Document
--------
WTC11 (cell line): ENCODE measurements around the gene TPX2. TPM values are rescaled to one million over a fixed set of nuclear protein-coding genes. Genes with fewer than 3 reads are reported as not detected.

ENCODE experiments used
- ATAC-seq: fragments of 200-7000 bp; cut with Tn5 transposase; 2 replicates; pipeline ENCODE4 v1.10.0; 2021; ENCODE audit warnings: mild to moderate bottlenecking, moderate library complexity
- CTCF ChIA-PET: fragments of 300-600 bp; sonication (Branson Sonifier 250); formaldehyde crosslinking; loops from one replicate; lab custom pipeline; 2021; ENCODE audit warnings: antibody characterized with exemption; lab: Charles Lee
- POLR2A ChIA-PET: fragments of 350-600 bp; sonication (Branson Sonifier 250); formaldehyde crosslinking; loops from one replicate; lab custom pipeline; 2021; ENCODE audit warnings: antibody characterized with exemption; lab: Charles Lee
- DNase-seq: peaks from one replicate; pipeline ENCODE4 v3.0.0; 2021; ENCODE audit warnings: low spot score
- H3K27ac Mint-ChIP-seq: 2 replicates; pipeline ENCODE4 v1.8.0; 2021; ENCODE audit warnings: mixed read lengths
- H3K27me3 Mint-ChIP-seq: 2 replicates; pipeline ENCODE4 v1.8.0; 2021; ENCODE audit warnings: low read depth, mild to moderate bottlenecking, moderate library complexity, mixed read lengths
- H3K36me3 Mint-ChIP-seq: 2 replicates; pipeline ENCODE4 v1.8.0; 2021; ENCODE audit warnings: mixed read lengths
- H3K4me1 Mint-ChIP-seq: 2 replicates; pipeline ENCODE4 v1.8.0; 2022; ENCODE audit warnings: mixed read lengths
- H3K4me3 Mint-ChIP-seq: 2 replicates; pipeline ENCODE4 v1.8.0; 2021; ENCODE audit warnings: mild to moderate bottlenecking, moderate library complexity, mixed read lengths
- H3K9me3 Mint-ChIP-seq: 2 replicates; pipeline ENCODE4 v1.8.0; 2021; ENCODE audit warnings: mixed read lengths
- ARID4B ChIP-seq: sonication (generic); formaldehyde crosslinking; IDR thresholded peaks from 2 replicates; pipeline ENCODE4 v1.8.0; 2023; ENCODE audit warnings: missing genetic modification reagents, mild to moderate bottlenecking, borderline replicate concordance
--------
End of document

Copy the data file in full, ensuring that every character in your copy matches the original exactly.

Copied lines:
WTC11 (cell line): ENCODE measurements around the gene TPX2. TPM values are rescaled to one million over a fixed set of nuclear protein-coding genes. Genes with fewer than 3 reads are reported as not detected.

ENCODE experiments used
- ATAC-seq: fragments of 200-7000 bp; cut with Tn5 transposase; 2 replicates; pipeline ENCODE4 v1.10.0; 2021; ENCODE audit warnings: mild to moderate bottlenecking, moderate library complexity
- CTCF ChIA-PET: fragments of 300-600 bp; sonication (Branson Sonifier 250); formaldehyde crosslinking; loops from one replicate; lab custom pipeline; 2021; ENCODE audit warnings: antibody characterized with exemption; lab: Charles Lee
- POLR2A ChIA-PET: fragments of 350-600 bp; sonication (Branson Sonifier 250); formaldehyde crosslinking; loops from one replicate; lab custom pipeline; 2021; ENCODE audit warnings: antibody characterized with exemption; lab: Charles Lee
- DNase-seq: peaks from one replicate; pipeline ENCODE4 v3.0.0; 2021; ENCODE audit warnings: low spot score
- H3K27ac Mint-ChIP-seq: 2 replicates; pipeline ENCODE4 v1.8.0; 2021; ENCODE audit warnings: mixed read lengths
- H3K27me3 Mint-ChIP-seq: 2 replicates; pipeline ENCODE4 v1.8.0; 2021; ENCODE audit warnings: low read depth, mild to moderate bottlenecking, moderate library complexity, mixed read lengths
- H3K36me3 Mint-ChIP-seq: 2 replicates; pipeline ENCODE4 v1.8.0; 2021; ENCODE audit warnings: mixed read lengths
- H3K4me1 Mint-ChIP-seq: 2 replicates; pipeline ENCODE4 v1.8.0; 2022; ENCODE audit warnings: mixed read lengths
- H3K4me3 Mint-ChIP-seq: 2 replicates; pipeline ENCODE4 v1.8.0; 2021; ENCODE audit warnings: mild to moderate bottlenecking, moderate library complexity, mixed read lengths
- H3K9me3 Mint-ChIP-seq: 2 replicates; pipeline ENCODE4 v1.8.0; 2021; ENCODE audit warnings: mixed read lengths
- ARID4B ChIP-seq: sonication (generic); formaldehyde crosslinking; IDR thresholded peaks from 2 replicates; pipeline ENCODE4 v1.8.0; 2023; ENCODE audit warnings: missing genetic modification reagents, mild to moderate bottlenecking, borderline replicate concordance